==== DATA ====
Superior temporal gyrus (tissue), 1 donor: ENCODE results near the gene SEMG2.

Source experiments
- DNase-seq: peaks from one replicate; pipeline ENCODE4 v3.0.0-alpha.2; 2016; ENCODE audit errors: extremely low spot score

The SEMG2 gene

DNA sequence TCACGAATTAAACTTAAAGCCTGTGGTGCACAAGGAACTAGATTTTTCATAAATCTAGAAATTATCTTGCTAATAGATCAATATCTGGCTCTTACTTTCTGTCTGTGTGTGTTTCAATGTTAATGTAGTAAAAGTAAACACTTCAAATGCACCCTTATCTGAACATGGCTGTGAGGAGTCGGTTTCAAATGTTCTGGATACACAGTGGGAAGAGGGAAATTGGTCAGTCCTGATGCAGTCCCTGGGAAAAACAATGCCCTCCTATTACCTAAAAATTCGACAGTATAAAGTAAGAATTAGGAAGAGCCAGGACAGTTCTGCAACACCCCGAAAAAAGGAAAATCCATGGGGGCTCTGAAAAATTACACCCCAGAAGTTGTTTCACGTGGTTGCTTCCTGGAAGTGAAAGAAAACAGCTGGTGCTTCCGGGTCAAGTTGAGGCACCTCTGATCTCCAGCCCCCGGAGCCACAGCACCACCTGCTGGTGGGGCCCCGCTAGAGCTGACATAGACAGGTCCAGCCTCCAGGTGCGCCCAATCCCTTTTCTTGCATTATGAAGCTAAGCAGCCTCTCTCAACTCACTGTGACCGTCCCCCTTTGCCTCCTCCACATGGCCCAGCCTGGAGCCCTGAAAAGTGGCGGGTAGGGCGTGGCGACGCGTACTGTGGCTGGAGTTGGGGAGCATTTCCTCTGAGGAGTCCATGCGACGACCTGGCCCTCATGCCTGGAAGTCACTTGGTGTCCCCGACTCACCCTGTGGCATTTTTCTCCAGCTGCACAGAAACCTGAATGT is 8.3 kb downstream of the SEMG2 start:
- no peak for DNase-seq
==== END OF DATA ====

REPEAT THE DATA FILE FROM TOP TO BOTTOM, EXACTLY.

Superior temporal gyrus (tissue), 1 donor: ENCODE results near the gene SEMG2.

Source experiments
- DNase-seq: peaks from one replicate; pipeline ENCODE4 v3.0.0-alpha.2; 2016; ENCODE audit errors: extremely low spot score

The SEMG2 gene

DNA sequence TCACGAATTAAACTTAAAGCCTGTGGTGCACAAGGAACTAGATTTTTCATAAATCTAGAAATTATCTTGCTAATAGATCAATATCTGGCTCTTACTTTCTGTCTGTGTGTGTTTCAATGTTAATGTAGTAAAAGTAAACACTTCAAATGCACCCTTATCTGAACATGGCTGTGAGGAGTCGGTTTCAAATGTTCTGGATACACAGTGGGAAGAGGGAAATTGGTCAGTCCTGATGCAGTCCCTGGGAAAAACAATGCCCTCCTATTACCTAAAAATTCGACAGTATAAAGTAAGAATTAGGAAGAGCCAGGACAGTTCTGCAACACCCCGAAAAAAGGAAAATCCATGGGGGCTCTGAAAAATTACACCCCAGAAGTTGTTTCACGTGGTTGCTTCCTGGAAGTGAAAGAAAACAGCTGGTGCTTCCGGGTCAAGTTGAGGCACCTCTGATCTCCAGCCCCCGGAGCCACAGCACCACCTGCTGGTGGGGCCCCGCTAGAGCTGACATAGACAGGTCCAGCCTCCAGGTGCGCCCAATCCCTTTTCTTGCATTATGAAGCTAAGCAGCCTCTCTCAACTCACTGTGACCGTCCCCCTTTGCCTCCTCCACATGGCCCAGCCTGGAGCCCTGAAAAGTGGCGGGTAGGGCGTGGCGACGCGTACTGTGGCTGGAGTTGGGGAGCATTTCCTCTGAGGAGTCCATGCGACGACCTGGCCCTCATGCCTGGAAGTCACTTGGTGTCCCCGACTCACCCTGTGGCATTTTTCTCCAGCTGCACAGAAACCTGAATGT is 8.3 kb downstream of the SEMG2 start:
- no peak for DNase-seq